Standard of Power: The Royal Navy in the 20th Century

Standard of Power: The Royal Navy in the 20th Century

by Dan Vander Vat (Author)

Synopsis

Dan van der Vat, author of authoritative bestselling books on the Titanic and the history of the submarine, has now produced an enthralling and thoroughly researched history of the Royal Navy in the twentieth century. Beginning with the great 'Dreadnought race' before the First World War, which set the theme for the great conflict with Germany which dominated most of the twentieth century, it follows through the sea conflicts of the Great War which so uncannily prefigured the ruthless battles of the Second, and takes the story through our 'Finest Hour' in the Battle of the Atlantic (the winning of which, even more than the Battle of Britain, secured our future) to the cuts of the post-war era, the final heroic but anachronistic flourish of the Falklands, and the present day, where the Royal Navy is once again entrusted with the major platform of our defence. Standard of Power is full of dramatic events, brilliantly recreated in narrative, and is also a serious study of technological and social change through which the Royal Navy, like Britain itself, has transformed itself almost beyond recognition.

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More Information

Format: Paperback
Pages: 494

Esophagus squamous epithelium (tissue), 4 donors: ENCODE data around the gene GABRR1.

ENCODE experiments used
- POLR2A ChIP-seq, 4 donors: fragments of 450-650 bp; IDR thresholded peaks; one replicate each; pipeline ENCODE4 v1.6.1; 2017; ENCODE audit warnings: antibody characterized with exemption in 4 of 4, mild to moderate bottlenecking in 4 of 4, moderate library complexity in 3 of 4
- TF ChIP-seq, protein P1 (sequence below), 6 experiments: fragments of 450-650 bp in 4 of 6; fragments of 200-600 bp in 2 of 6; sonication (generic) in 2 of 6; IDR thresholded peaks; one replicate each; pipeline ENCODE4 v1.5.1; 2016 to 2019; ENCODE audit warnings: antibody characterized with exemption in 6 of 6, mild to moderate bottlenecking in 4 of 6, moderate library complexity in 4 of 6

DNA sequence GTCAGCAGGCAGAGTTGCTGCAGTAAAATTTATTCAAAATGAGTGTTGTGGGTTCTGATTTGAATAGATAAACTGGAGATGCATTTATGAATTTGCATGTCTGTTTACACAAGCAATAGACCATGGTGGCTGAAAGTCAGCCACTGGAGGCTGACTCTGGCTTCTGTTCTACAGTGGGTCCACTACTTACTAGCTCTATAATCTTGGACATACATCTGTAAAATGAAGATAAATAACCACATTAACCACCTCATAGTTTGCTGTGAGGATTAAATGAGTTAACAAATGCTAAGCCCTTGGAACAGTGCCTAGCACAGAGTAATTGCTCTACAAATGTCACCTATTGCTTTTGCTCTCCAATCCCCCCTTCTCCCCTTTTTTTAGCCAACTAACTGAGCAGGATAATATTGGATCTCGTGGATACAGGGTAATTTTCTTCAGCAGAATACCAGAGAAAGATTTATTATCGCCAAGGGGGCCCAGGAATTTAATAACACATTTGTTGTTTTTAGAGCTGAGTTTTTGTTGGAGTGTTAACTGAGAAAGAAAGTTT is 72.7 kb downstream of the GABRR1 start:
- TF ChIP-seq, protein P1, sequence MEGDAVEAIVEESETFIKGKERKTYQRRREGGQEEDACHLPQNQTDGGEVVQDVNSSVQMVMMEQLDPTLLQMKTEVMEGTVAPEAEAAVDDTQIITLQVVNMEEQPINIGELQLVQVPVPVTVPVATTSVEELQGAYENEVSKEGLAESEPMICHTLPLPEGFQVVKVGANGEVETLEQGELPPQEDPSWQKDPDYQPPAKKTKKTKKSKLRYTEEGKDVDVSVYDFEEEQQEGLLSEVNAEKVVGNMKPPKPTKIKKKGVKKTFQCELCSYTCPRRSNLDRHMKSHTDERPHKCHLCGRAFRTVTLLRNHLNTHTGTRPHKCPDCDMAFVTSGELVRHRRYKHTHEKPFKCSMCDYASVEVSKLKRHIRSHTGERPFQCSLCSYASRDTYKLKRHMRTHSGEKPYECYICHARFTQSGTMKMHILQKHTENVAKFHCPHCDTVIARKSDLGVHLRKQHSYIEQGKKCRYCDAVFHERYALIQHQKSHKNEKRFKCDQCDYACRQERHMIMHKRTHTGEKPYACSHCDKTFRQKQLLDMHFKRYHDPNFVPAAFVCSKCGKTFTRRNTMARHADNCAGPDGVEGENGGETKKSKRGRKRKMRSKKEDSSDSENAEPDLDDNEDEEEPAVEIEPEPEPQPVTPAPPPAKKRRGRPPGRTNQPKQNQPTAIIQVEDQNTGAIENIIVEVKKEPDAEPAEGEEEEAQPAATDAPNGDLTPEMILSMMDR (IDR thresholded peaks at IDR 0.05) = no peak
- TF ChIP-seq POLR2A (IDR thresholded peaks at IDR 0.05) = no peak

Edition: New edition
Publisher: Pimlico
Published: 04 Oct 2001

ISBN 10: 0712665358
ISBN 13: 9780712665353
Book Overview: A magisterial and compelling survey of the Royal Navy in the twentieth century by a widely praised modern historian.

Media Reviews
On 24th May 1943, admiral Donitz ordered his U-boats to withdraw from the north Atlantic. The Royal Navy had won the most important victory in all the centuries of its existence...It was overwhelmingly a British, and specifically a Royal navy, triumph. The war for Europe still had two hard years to run before the final and total victory; but by May 1943 the Navy had already made the most important strategic contribution to the defeat of an expansionist Germany - for the second time in twenty-five years. It was the finest hour of British seapower in a uniquely turbulent century -- from * Standard of Power *
Author Bio
Dan van der Vat is a distinguished journalist and author who has worked for a variety of papers, including The Times and the Guardian, both as a political and defence writer and as a foreign correspondent.